Quickie Heel Bar

Formerly is an excellent multi-media collaboration between photographer Vici MacDonald and poet Tamar Yoseloff. The collection of pictures and their accompanying poems show unassuming, unknown places in London. I say unassuming in regards to the photos only; the poems, however, assume quite a bit about the subjects of the photos. While reading this collection my curiosity was peaked; I wanted to know what these places in the photos actually were in comparison to what the poems implied. The photos and poems I found most intriguing were ‘Quickie Heel Bar’ and “Capacity House”.

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Quickie Heel Bar is a raunchy, raw poem written by Tamar Yoseloff. It begins with a disturbing sense of honesty that doesn’t mince words. “Ladies, here’s the shit: / your skirt’s so tight you can barely walk…” It continues on to embody the term in the sign ‘quickie’: “I can go all night like the Duracell Bunny… I’ll make you ring a ding ding”. There is a somewhat grimy, cheap feeling accompanying this poem that matches the sign in the picture. Yoseloff got her inspiration for the poem from the sexual slang meaning of the word ‘quickie’, and also ‘bar’. Yoseloff says in her field notes that she meant her poem to invoke a sense of the “cheap, fast, throwaway”.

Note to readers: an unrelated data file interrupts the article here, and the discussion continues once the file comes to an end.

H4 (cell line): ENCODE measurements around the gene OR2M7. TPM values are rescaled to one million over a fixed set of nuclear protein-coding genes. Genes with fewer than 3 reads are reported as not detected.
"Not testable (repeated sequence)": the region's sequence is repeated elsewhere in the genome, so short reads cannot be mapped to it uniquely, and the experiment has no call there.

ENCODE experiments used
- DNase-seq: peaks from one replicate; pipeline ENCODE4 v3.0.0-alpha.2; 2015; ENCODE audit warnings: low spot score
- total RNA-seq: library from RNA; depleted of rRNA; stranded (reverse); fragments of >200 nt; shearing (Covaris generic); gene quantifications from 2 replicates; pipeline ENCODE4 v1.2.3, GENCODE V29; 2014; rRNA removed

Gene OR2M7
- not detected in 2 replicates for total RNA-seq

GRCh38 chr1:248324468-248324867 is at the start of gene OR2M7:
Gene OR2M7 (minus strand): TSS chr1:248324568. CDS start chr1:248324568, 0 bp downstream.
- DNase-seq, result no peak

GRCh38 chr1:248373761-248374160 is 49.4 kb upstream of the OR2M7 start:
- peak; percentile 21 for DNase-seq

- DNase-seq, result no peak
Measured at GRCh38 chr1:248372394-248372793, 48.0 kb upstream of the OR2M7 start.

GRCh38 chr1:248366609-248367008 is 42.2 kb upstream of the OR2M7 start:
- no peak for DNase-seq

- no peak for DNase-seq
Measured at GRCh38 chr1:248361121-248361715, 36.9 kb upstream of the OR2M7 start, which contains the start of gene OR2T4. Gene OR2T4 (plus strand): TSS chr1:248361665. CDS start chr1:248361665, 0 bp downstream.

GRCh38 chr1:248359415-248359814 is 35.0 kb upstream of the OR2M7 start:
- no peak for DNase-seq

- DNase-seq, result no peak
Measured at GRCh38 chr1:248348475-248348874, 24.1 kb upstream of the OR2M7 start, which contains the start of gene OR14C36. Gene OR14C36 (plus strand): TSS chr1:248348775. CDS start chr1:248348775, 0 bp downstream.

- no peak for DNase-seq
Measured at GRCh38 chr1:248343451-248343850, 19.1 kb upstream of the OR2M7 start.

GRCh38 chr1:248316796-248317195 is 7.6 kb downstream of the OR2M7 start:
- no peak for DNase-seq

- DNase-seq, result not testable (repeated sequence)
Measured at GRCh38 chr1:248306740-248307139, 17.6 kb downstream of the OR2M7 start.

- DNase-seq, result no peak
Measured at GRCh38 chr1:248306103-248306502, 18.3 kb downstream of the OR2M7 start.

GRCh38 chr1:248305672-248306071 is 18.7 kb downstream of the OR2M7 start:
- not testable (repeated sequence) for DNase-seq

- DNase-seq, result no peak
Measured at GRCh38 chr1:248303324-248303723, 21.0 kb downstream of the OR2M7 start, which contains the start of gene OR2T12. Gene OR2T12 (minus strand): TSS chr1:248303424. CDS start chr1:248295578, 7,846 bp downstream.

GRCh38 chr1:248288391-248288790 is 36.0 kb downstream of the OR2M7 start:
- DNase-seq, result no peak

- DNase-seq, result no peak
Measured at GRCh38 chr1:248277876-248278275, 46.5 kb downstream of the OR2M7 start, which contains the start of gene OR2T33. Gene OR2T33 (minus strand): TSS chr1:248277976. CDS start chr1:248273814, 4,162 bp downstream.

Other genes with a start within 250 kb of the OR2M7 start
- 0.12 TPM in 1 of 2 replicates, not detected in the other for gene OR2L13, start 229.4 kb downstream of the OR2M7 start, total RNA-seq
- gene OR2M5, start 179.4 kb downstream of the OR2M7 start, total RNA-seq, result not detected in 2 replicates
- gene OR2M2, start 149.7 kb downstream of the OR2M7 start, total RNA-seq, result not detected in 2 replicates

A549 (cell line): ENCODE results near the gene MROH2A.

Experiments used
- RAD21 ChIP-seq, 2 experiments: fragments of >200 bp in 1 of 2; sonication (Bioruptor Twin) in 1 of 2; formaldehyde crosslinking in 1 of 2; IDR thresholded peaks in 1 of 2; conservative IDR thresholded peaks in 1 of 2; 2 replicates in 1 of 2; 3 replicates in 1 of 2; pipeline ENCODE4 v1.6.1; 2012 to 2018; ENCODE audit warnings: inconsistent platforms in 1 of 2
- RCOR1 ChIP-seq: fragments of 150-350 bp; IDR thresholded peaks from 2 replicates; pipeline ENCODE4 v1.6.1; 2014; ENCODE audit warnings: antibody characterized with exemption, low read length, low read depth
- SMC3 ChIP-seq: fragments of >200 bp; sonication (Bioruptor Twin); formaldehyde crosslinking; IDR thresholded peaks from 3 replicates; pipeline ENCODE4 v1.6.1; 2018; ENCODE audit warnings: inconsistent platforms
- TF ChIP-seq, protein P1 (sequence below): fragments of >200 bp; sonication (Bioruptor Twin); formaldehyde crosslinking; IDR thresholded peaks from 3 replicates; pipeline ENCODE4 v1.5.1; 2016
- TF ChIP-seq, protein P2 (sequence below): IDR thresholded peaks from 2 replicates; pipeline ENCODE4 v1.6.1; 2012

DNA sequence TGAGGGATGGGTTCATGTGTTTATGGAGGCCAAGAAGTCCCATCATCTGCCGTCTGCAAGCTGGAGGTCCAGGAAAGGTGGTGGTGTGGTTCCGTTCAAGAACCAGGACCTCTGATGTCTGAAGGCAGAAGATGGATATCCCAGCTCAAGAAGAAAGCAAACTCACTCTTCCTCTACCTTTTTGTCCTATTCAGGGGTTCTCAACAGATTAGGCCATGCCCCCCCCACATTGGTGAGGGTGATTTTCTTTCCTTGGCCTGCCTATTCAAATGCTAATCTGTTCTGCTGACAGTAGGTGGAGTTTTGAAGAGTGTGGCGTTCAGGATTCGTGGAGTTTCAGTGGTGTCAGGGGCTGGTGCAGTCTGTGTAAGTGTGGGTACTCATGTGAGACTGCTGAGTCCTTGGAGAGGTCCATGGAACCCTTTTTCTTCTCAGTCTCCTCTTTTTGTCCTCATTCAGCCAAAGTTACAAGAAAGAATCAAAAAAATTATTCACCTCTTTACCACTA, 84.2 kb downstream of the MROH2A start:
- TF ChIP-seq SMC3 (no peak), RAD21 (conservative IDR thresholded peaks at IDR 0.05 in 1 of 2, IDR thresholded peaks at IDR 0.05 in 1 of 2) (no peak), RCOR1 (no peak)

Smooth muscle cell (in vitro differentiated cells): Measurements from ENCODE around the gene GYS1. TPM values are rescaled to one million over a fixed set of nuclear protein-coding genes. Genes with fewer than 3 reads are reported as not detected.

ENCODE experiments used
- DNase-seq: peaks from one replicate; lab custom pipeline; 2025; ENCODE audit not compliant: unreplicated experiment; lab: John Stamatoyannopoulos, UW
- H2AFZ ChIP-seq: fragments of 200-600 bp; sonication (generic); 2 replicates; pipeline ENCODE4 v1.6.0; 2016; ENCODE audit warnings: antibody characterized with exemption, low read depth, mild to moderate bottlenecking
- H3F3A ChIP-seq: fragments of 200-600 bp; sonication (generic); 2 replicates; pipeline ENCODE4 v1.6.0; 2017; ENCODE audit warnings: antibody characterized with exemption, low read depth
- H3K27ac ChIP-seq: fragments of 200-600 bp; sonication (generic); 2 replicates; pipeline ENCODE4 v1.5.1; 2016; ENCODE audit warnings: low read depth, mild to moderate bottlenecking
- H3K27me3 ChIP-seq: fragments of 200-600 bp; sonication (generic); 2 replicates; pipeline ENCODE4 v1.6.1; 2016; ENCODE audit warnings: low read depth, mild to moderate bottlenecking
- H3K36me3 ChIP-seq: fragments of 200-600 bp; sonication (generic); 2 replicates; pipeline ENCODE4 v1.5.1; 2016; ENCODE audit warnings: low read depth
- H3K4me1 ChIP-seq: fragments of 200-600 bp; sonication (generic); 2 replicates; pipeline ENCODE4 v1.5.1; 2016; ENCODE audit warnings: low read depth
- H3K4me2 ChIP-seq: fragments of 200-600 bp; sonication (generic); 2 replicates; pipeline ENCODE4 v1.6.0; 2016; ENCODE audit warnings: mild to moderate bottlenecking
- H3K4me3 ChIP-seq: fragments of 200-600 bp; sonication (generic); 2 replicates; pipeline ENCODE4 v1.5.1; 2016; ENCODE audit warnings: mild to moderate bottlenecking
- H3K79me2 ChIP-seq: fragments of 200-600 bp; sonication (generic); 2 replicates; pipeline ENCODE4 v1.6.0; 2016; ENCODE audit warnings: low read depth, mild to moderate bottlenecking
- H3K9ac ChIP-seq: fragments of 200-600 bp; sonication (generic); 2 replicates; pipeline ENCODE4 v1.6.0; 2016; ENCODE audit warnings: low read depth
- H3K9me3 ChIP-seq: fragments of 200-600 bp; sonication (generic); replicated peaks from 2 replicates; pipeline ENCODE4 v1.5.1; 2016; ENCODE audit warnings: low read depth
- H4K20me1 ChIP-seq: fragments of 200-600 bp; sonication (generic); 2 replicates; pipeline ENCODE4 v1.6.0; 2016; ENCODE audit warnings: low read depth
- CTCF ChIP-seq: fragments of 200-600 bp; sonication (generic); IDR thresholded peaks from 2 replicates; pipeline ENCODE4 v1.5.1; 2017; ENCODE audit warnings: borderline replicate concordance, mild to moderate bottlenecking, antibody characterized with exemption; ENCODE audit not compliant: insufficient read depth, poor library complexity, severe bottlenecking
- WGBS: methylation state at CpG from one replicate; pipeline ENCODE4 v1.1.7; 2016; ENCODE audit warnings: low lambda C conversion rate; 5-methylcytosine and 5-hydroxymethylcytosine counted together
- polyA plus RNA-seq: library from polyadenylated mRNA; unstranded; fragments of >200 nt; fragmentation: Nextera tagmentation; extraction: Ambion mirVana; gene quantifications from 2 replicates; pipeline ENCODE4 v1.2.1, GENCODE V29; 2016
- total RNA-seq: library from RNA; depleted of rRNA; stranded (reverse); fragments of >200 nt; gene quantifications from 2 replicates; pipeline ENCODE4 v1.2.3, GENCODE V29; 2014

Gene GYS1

Several of MacDonald’s and Yoseloff’s field notes tell us what we are seeing in the picture as opposed to the artistic interpretation in the poem but the only information was on the building’s renovation into a store, specifically a “House of Fashion and Mobile Accessories”. I found the following picture on Google street view.

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After multiple searches on google and through the London yellow pages, I found that the “Quickie Heel Bar” was, for years until 2002, a shoe repair shop. Rather a strange juxtaposition: a picture of a shoe repair shop and a raunchy, suggestive poem.

Tamar Yoseloff and Vici MacDonald are writing London in a way that echoes what I discussed in my post about City of the Mind: architectonic time. Like Matthew Halland, these two women are seeing a remnant of a former London and Yoseloff is imagining and writing a scene that might have happened there long ago.

This collection of poetry helped me to gain a better understanding of Englishness simply because not only did I learn little tidbits of social practices through the poems, it compelled me to do my own research. Fact is, this book provided me with more questions than answers so instead of taking things at face value, I dug deeper and discovered more to find the answers.


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